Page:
Mitsubishi says it has no plans to follow Honda and Mercedes-Benz with a fixed-price sales model in Australia, leaving room for customers to drive a bargain for the foreseeable future.
Mitsubishi Australia says it has no plans to switch to a non-negotiable fixed-price new-car sales model, as research shows most buyers prefer the ability to negotiate a good deal.
Fixed prices for new cars were introduced locally by rival Japanese brand Honda in July 2021, and German manufacturer Mercedes-Benz in January 2022.
Mitsubishi Australia CEO Shaun Westcott told Drive at this week’s 2022 Mitsubishi Outlander PHEV launch: “We have no immediate plans to change our (new-car sales) model in any way.
“We don’t have any preference for agency (the industry term for a fixed-price sales structure) and we haven’t got plans to go there at this point in time.
“I can’t say what the future holds because the world evolves, but we have no immediate plans and we’re not considering it.”
As previously reported by Drivethe Top 12 car companies in Australia say they have no plans to switch to a non-negotiable pricing structure.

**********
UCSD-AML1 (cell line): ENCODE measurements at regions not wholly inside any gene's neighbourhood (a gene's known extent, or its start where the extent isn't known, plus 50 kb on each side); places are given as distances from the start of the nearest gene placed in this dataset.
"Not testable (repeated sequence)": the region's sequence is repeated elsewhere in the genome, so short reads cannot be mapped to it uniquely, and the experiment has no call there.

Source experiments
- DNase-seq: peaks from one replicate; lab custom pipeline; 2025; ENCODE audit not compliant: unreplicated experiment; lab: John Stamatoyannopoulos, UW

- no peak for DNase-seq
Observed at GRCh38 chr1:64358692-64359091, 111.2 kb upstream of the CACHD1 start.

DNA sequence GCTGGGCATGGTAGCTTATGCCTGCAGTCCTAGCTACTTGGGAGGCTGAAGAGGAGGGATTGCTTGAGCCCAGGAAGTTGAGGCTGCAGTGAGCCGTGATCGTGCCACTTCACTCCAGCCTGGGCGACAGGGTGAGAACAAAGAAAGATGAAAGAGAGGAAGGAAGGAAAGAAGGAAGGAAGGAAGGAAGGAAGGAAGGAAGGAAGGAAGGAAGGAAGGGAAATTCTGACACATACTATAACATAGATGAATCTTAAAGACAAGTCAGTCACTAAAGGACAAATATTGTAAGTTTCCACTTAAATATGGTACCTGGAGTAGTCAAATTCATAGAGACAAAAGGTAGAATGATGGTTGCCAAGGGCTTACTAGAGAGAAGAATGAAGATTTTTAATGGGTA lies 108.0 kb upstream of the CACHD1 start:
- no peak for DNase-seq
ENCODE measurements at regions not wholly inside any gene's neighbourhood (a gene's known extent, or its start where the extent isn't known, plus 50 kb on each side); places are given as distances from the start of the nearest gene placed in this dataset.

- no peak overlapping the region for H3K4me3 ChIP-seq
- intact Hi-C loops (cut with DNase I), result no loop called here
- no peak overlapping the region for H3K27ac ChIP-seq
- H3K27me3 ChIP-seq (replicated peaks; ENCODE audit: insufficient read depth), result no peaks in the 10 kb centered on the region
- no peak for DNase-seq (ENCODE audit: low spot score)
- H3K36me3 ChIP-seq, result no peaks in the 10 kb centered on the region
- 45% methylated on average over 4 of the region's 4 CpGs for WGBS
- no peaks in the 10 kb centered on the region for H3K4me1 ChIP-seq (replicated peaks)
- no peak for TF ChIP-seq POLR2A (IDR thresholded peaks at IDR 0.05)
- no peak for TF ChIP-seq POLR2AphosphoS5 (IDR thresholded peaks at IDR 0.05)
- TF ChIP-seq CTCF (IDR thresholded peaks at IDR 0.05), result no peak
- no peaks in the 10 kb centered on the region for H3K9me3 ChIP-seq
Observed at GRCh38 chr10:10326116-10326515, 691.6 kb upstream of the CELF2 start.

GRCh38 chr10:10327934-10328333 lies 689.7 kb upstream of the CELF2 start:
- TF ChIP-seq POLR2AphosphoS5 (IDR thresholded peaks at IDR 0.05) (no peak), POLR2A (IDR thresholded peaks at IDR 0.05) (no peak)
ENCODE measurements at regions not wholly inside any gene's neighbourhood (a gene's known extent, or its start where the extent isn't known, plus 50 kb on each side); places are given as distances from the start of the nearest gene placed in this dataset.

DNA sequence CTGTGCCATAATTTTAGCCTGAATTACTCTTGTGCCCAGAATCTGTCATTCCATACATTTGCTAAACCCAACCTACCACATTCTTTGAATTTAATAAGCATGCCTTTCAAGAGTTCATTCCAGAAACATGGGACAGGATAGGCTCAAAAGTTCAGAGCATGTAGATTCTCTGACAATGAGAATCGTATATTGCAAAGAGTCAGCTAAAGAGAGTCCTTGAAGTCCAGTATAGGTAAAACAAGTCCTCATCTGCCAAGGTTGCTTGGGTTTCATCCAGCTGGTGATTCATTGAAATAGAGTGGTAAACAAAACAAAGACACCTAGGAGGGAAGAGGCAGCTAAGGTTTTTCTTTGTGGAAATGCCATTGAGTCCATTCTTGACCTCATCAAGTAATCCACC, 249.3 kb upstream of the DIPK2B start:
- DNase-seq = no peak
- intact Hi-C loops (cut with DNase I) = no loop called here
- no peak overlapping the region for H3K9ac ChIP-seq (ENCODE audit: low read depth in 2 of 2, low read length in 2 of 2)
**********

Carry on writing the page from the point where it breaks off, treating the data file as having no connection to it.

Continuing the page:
The roll-out of fixed prices among a small number of car brands – which the industry refers to as an “agency” model because the dealers become selling agents under the new agreement, rather than owning the showroom stock – has been met with mixed success .
Sales of Mercedes-Benzes have increased since it went to the non-negotiable, fixed-price business model at the beginning of 2022, however Honda sales hit reverse since it made the switch in July 2021.
Supporters of the fixed-price approach say the new business model is designed to be fairer to customers who aren’t good negotiators.
However, detractors of the scheme say a fixed-pricing structure penalizes buyers who know how to drive a bargain, and limits the abilities of dealerships to offer sharp discounts – or generous trade-in valuations – to move metal.